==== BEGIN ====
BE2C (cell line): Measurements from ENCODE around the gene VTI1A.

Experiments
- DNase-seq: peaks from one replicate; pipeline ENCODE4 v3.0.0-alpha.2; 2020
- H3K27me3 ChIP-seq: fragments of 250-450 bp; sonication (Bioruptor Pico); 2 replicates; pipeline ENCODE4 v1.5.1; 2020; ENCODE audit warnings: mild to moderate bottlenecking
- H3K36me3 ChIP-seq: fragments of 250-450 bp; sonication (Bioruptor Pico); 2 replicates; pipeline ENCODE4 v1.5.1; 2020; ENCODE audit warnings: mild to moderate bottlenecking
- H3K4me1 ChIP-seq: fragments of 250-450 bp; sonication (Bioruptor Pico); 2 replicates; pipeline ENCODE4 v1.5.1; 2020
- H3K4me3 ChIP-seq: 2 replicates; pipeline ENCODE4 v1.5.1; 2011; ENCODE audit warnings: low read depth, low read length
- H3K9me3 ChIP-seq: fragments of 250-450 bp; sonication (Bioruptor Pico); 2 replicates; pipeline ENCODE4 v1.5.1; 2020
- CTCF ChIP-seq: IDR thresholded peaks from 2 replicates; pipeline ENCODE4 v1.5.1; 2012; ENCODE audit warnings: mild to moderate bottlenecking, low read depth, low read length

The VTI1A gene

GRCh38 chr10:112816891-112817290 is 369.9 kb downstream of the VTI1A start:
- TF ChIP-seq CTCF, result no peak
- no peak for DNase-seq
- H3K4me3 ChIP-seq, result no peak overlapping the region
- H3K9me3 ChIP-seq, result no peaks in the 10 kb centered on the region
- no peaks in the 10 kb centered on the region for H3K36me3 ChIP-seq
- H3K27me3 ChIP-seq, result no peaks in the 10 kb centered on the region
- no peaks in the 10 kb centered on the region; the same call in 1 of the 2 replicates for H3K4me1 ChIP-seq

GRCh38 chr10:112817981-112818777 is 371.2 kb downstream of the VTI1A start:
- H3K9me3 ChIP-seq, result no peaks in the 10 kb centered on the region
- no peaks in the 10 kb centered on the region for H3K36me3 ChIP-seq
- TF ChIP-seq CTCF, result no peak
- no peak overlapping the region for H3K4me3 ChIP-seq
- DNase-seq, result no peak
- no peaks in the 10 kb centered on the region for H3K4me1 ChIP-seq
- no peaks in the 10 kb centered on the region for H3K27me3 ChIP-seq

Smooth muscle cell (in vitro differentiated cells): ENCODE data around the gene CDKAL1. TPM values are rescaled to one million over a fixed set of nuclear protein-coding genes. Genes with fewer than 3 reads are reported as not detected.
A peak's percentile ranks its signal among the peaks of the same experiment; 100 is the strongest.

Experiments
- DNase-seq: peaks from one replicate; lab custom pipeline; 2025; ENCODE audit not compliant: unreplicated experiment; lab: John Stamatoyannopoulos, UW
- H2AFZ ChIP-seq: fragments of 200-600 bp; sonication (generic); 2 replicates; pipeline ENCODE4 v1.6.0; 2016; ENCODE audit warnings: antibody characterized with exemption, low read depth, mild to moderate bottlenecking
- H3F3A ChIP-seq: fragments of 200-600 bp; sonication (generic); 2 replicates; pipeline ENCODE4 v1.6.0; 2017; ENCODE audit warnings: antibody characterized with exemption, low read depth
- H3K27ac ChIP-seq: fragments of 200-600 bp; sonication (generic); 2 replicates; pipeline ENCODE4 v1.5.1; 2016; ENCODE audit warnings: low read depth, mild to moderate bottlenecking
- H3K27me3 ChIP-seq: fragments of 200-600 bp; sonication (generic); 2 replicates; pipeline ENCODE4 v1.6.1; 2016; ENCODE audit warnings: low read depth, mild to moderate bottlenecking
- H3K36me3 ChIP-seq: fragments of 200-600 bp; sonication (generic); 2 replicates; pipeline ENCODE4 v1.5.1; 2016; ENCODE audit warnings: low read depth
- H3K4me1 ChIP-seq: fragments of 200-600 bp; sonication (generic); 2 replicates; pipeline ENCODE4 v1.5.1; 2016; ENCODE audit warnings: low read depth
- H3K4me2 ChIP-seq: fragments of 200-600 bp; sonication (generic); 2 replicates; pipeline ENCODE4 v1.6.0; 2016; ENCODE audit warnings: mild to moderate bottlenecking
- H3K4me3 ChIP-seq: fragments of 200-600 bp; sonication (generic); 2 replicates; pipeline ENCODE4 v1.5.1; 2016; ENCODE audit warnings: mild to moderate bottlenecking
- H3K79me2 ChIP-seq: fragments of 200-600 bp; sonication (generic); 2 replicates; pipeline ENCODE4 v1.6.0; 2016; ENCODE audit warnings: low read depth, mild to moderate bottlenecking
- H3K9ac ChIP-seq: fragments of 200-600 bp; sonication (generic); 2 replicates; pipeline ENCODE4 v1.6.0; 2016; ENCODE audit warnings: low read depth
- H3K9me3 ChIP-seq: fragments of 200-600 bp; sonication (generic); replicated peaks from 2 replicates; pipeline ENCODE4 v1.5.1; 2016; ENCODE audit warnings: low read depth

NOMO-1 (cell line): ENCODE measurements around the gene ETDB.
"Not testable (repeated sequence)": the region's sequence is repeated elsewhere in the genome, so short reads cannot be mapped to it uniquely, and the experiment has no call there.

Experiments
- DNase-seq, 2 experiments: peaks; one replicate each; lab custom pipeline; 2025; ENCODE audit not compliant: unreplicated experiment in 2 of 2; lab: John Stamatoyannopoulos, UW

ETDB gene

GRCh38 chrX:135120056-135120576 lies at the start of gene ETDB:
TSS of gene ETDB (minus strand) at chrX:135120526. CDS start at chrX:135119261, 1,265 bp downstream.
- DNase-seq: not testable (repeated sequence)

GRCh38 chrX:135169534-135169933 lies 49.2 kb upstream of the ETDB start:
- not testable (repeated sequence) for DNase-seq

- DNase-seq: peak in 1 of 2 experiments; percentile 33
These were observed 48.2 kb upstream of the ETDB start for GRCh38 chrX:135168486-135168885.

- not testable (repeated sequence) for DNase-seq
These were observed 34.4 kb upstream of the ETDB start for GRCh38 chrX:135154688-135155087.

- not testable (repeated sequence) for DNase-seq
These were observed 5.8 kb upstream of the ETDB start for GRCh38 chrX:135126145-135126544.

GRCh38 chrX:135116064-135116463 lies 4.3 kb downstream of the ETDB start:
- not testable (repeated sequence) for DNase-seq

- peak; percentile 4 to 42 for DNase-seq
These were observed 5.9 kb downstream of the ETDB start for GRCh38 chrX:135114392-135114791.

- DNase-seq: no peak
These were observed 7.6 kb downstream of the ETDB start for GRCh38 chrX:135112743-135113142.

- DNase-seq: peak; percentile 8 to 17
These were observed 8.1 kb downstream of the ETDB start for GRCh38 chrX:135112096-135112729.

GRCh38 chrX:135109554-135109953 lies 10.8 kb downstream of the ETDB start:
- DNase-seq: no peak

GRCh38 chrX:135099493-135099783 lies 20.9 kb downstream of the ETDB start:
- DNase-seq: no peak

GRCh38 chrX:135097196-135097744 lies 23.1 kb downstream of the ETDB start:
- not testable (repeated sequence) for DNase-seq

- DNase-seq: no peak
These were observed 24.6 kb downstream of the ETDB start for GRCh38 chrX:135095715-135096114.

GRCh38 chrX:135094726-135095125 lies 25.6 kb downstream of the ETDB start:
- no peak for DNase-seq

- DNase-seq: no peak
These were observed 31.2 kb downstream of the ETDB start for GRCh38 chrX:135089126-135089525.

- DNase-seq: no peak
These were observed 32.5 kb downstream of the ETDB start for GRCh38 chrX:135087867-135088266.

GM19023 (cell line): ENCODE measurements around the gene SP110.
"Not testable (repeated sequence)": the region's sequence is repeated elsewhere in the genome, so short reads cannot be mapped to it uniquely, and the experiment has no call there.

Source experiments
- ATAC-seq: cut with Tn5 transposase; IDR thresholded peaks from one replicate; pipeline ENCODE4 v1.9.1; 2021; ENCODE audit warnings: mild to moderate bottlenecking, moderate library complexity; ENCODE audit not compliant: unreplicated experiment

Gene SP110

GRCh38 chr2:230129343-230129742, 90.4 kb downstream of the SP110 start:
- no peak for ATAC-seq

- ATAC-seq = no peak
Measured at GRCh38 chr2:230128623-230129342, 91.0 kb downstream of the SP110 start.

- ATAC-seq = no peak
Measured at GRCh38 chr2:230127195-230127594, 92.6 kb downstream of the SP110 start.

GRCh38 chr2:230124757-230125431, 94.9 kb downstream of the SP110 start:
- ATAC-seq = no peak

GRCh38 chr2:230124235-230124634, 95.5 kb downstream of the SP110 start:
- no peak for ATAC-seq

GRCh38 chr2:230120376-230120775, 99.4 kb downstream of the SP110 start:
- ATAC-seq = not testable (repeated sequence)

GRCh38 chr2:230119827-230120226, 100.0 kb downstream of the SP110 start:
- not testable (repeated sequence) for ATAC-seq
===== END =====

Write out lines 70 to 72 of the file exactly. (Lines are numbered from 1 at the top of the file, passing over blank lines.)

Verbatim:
GRCh38 chrX:135097196-135097744 lies 23.1 kb downstream of the ETDB start:
- not testable (repeated sequence) for DNase-seq

- DNase-seq: no peak